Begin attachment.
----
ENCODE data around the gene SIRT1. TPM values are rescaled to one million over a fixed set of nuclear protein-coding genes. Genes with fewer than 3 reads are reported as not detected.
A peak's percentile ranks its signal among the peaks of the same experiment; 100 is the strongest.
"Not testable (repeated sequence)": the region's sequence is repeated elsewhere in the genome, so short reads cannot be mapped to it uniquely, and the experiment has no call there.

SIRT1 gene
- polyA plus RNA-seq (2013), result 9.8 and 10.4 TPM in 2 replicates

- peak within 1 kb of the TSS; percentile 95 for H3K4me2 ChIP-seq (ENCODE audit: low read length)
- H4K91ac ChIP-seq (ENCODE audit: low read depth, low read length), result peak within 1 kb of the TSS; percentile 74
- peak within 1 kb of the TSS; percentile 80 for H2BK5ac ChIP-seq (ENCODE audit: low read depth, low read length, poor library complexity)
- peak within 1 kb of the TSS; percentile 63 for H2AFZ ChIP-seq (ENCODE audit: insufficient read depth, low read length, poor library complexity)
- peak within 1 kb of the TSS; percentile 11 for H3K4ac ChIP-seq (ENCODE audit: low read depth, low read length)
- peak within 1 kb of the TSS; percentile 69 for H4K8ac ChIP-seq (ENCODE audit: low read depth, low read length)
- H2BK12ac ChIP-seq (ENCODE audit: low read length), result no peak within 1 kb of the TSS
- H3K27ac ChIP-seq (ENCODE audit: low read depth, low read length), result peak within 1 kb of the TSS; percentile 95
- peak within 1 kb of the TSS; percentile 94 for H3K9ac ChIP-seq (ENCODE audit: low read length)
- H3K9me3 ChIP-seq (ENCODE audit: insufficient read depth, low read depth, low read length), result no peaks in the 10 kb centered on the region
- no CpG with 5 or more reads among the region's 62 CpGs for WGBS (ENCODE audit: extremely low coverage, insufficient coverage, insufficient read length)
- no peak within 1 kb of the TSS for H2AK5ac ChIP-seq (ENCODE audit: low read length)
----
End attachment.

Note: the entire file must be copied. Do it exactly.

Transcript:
ENCODE data around the gene SIRT1. TPM values are rescaled to one million over a fixed set of nuclear protein-coding genes. Genes with fewer than 3 reads are reported as not detected.
A peak's percentile ranks its signal among the peaks of the same experiment; 100 is the strongest.
"Not testable (repeated sequence)": the region's sequence is repeated elsewhere in the genome, so short reads cannot be mapped to it uniquely, and the experiment has no call there.

SIRT1 gene
- polyA plus RNA-seq (2013), result 9.8 and 10.4 TPM in 2 replicates

- peak within 1 kb of the TSS; percentile 95 for H3K4me2 ChIP-seq (ENCODE audit: low read length)
- H4K91ac ChIP-seq (ENCODE audit: low read depth, low read length), result peak within 1 kb of the TSS; percentile 74
- peak within 1 kb of the TSS; percentile 80 for H2BK5ac ChIP-seq (ENCODE audit: low read depth, low read length, poor library complexity)
- peak within 1 kb of the TSS; percentile 63 for H2AFZ ChIP-seq (ENCODE audit: insufficient read depth, low read length, poor library complexity)
- peak within 1 kb of the TSS; percentile 11 for H3K4ac ChIP-seq (ENCODE audit: low read depth, low read length)
- peak within 1 kb of the TSS; percentile 69 for H4K8ac ChIP-seq (ENCODE audit: low read depth, low read length)
- H2BK12ac ChIP-seq (ENCODE audit: low read length), result no peak within 1 kb of the TSS
- H3K27ac ChIP-seq (ENCODE audit: low read depth, low read length), result peak within 1 kb of the TSS; percentile 95
- peak within 1 kb of the TSS; percentile 94 for H3K9ac ChIP-seq (ENCODE audit: low read length)
- H3K9me3 ChIP-seq (ENCODE audit: insufficient read depth, low read depth, low read length), result no peaks in the 10 kb centered on the region
- no CpG with 5 or more reads among the region's 62 CpGs for WGBS (ENCODE audit: extremely low coverage, insufficient coverage, insufficient read length)
- no peak within 1 kb of the TSS for H2AK5ac ChIP-seq (ENCODE audit: low read length)